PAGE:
The Shklov region is located to the north of the Mogilev oblast. The total area is 1,334 square kilometers. The region stretches for 52 km from east to west and for 38 km from north to south. It borders on the Gorki, Dribin, Mogilev, Krygloe, Belynichi regions of the Mogilev oblast and the Tolochin and Orsha regions of the Vitebsk oblast.
There are 12 rural councils and one town in the region.
Crossing the region is the river Dnepr with its 31 smaller inflows.
The region’s emblem featuring scales bears testimony to Shklov’s past as a great trading center.
The region’s population is 35,500 people, of them 15,900 live in the town of Shklov and 19,600 people live in 206 villages.
The Shklov region has a lot of archeological and architectural monuments which testify to its rich and colorful history.
The region was first mentioned in chronicles in the early 16th century. Due to its geographic position the region was repeatedly invaded by the neighboring countries. In 1535 it served as a battlefield for Russian and Polish armies and in 1708 - for Polish and Lithuanian armies. In 1580, the town of Shklov was burned down. It was then rebuilt at its present-day location.
In 1762, the town was given the right to found a magistrate and an emblem featuring the scales which bears testimony to the town’s long-standing trading traditions. The town also had its seal which had been in use since 1767.
In 1769, a disastrous fire swept through the town destroying 300 houses. As a result new blocks of buildings appeared in the redeveloped Shklov. The most picturesque place of the renovated town was the main square with the magnificent town hall tower in the middle. There were also a market, a post office, a church, a monastery and a school in the square. Now the restored building of the ancient town hall houses a gymnasium.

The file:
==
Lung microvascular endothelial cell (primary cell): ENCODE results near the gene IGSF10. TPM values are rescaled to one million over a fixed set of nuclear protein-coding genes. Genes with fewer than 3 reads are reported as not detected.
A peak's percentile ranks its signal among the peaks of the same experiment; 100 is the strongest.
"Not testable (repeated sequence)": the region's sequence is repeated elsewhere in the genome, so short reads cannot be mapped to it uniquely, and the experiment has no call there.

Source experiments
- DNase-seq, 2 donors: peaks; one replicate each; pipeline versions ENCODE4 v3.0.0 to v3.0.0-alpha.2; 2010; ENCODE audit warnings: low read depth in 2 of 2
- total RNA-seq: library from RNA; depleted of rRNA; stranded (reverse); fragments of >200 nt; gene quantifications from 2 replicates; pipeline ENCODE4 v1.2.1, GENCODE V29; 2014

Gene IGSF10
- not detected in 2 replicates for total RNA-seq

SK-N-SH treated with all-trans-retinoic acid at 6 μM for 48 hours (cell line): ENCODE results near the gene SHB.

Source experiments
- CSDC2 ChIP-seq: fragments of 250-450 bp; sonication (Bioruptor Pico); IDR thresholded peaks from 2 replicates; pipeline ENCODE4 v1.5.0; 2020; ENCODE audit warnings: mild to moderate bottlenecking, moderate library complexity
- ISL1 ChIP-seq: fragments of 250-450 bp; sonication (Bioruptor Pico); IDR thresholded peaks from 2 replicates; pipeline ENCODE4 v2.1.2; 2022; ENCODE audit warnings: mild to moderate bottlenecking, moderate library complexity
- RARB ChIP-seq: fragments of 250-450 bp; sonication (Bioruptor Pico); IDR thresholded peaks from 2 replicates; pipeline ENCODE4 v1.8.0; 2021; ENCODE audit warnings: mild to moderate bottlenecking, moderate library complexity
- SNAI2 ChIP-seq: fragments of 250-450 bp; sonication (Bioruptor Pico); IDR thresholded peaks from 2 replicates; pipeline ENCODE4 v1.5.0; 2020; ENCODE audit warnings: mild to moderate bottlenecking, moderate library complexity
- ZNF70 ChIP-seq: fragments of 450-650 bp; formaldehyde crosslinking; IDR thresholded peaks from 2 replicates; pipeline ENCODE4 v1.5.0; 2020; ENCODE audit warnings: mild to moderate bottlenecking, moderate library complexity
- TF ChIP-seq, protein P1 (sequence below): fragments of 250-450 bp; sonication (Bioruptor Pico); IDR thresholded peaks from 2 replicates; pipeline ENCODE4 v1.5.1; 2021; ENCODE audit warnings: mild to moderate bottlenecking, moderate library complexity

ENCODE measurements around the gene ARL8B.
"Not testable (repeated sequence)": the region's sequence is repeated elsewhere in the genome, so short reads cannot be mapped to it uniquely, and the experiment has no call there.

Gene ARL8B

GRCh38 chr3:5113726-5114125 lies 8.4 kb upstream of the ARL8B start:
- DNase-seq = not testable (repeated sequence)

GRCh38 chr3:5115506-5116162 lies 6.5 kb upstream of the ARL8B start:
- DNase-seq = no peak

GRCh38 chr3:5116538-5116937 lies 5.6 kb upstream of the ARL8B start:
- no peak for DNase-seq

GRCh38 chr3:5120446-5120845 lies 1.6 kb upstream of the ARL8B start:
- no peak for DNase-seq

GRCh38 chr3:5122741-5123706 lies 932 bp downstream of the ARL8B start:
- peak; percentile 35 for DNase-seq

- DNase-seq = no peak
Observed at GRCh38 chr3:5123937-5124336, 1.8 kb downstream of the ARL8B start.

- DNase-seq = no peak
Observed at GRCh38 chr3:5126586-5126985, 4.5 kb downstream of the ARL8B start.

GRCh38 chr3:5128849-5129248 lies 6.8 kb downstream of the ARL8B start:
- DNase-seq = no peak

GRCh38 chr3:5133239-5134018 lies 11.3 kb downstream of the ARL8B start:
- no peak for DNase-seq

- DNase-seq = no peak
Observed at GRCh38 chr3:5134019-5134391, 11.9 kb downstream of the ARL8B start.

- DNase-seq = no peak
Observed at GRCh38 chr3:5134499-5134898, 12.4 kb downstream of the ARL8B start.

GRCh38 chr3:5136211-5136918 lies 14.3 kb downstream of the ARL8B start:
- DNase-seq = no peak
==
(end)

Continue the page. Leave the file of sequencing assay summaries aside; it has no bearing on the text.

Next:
In the late 18th century, the town became center of uyezd of the Mogilev province of the Russian Empire. In 1773, Ekaterina II gave Shklov to Prince Potemkin. In 1778, Ekaterina II gave some villages of Shklov County to Semen Zorich who started developing trade and local folklore. In 1780, Semen Zorich opened a cadet corps in Shklov which was relocated first to Grodno, then to Smolensk and Moscow where it was named the First Cadet Corps. In the late 19th century, the Shklov estate became property of the minister of communications of the Russian Empire Appolon Krivoshein. It is noteworthy that all the owners of Shklov fostered development of manufacture.
A theater, a building for the cadet corps, silk, wool and rope manufactures built in the late 18th century did not survive. Only town hall and an Orthodox Church made it through to our days.
Shklov became an administration center of the Shklov region on July 17, 1924. Today Shklov is a nice modern town.
In 1898, Appolon Krivoshein built a cardboard factory in Shklov which specialised in production of cardboard and packaging paper. In 1908, the factory launched the production of paper. Gradually it turned into a leading paper manufacture of the Russian Empire. Today it is a paper factory Spartak. A Linen Mill and a Butter Factory have been working in the region since 1931 and 1935 respectively.
One of peculiar sites of the region is a tourist and leisure compound Lysaya Gora (Bold Mountain) built following the examples of old Slavic wooden architecture. The compound features comfortable guest houses, a restaurant and a shop.
The Shklov region was home to Josef Guzikov, the inventor of xylophone; Klim Mikhailov, a famous carpenter who took part in making an iconostasis of Smolensk Cathedral of Novodevichy Convent in Moscow; film actor Piotr Aleinikov, Professor Ivan Voronkov, Alexei Polyakov.